COVID-driven cleaning routines boost P&G sales forecast again

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Procter & Gamble raised its full-year sales forecast for a second time Wednesday as it benefited from sustained coronavirus-driven demand for cleaning products, while also warning that the pace of sales might slow as vaccines roll out.

The Cincinnati-based conglomerate reported an 8 percent rise in net sales for its second quarter, slower than 9 percent growth in the first quarter but showing the boom in household cleaning purchases was continuing.

P&G said Americans were cleaning and sanitizing 30 percent more than before the pandemic. Dishwasher cycles were run 15 percent more and air fresheners sprayed 20 percent more often while in-home paper towel usage was up 15 percent.

The company saw a 30 percent rise in organic sales of its home care products in the second quarter, while consumer willingness to pay for more premium brands over store-branded goods helped sales of items like Downy laundry beads and Tide pods.

P&G’s shares, which rose as much as 2.5 percent initially, lost all those gains after executives warned that the rollout of vaccines was liable to cool those trends.

“Could there be some reduction in top line growth rates if, God-willing, the situation gets better, and therefore, I need less in my pantry as protection? Yes, that could occur,” finance and operating chief Jon Moeller said.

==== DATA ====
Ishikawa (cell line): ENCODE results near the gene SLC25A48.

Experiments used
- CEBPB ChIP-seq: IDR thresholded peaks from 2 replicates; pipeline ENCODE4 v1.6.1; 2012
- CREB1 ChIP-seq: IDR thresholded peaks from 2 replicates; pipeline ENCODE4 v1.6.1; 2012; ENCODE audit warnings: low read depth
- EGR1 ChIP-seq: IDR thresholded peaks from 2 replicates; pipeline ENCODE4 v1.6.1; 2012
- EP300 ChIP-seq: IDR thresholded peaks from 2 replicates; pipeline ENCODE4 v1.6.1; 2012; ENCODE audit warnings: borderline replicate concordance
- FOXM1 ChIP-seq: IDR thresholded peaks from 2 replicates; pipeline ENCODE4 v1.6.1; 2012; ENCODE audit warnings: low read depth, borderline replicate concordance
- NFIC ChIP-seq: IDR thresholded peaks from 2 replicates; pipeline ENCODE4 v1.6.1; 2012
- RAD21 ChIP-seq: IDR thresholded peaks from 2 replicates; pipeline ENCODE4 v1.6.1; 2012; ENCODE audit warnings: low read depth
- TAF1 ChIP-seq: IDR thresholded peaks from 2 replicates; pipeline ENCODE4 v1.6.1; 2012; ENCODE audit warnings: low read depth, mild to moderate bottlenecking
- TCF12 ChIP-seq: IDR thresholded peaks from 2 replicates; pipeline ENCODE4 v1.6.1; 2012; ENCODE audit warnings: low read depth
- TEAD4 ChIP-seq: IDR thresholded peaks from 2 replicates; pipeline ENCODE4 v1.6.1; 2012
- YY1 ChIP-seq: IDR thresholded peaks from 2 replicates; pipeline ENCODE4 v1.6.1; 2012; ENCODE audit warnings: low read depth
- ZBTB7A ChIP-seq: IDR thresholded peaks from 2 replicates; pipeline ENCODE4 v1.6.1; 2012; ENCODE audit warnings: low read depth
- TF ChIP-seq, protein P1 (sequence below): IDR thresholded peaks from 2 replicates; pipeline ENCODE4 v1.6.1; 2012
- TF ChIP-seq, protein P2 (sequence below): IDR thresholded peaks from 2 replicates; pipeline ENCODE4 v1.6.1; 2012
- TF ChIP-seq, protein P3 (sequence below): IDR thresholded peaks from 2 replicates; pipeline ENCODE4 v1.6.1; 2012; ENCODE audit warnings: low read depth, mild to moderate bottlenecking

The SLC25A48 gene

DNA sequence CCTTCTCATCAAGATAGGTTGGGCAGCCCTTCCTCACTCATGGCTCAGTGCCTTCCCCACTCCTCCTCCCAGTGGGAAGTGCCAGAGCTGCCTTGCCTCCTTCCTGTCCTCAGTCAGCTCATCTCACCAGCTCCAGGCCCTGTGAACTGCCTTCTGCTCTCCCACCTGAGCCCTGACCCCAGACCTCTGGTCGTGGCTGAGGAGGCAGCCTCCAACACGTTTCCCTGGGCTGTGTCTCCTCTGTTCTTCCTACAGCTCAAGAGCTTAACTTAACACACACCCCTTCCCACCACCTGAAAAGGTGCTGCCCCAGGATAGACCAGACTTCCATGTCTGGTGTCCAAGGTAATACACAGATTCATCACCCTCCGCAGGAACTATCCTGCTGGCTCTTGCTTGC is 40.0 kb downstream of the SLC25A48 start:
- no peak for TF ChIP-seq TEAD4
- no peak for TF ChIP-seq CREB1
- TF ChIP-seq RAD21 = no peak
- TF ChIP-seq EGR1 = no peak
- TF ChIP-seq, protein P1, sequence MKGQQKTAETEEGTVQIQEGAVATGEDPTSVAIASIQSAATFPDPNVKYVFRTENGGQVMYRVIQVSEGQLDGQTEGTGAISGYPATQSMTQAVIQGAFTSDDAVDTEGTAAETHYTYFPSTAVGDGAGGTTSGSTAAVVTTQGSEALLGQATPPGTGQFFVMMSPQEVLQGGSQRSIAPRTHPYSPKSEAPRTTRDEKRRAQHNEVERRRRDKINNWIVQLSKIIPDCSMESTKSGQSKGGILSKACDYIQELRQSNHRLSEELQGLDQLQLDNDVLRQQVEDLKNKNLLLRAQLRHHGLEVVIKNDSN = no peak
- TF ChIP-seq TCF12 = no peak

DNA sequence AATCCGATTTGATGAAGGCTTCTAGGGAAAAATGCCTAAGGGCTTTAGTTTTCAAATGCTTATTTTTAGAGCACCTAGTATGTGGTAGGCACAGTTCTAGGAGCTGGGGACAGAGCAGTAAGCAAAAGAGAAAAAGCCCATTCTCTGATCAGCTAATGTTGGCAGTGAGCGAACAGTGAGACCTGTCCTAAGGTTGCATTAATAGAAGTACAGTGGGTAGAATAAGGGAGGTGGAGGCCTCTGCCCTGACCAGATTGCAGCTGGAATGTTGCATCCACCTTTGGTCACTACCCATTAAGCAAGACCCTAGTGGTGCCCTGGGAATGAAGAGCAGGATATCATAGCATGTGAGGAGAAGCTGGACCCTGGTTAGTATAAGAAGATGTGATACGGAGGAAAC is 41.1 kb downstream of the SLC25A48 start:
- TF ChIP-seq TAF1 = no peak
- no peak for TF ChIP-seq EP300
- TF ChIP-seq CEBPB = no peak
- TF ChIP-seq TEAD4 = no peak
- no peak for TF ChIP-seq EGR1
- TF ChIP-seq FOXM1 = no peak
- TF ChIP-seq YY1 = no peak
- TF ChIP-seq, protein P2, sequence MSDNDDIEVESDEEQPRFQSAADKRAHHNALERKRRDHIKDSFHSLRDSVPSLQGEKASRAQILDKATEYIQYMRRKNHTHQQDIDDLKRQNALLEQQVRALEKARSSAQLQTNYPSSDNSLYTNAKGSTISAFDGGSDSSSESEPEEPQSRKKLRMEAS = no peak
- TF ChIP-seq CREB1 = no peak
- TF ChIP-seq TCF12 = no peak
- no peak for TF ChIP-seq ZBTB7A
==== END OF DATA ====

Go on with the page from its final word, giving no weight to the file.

Still, P&G raised its fiscal 2021 sales growth forecast to a range of 5 percent to 6 percent, from 3 percent to 4 percent, mainly on the back of a strong first half.

It also lifted its core earnings per share growth forecast to 8 percent to 10 percent, from 5 percent to 8 percent, and said organic sales are now expected to grow 5 percent to 6 percent, compared with 4 percent to 5 percent it anticipated earlier.

The company will also buy back up to $10 billion worth of shares in fiscal 2021, up from the $7 billion to $9 billion target it set earlier, and Moeller pointed to the likelihood of a boost from new fiscal stimulus under Joe Biden’s presidency.

“It’s a rather uncertain environment, but where stimulus has existed it has helped and more of it will help more,” he said.

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